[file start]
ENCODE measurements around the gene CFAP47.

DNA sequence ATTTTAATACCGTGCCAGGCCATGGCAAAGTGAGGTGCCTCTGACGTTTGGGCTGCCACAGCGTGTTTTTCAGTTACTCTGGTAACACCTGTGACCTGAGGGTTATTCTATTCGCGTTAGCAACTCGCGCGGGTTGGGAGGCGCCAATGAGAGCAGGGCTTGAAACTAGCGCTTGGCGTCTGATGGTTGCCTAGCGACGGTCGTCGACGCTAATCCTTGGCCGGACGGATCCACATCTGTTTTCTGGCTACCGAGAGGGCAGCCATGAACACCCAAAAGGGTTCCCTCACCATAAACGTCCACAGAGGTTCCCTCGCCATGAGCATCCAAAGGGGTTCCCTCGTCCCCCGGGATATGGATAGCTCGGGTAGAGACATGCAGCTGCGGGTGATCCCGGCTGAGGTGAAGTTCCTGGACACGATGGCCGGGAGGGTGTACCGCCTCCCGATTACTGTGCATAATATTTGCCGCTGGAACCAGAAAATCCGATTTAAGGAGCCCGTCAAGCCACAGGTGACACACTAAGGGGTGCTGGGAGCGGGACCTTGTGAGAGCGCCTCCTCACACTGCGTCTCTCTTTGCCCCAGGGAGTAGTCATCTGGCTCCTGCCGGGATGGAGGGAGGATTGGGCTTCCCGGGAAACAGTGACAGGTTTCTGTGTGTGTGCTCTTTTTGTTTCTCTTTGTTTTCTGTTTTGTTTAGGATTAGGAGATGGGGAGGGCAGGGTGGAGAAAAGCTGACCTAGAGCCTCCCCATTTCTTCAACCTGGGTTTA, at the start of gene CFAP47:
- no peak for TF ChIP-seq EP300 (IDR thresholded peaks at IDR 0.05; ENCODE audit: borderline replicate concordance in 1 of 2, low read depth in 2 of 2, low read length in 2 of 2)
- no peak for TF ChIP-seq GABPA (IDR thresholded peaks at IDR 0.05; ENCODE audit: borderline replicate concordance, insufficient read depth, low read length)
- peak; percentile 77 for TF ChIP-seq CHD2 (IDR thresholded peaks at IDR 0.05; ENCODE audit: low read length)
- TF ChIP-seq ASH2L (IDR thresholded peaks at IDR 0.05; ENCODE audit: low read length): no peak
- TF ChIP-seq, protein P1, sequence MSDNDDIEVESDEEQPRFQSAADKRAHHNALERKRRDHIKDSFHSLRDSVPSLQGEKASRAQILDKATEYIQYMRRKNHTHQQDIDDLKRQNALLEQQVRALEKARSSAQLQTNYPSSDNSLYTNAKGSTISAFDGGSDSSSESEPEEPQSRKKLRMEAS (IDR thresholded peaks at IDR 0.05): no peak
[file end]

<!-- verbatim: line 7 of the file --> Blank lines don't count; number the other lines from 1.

- TF ChIP-seq, protein P1, sequence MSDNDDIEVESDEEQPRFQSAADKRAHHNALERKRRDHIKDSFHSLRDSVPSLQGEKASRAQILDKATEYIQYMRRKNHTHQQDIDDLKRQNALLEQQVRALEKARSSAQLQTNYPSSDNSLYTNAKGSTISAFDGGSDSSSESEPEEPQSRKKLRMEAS (IDR thresholded peaks at IDR 0.05): no peak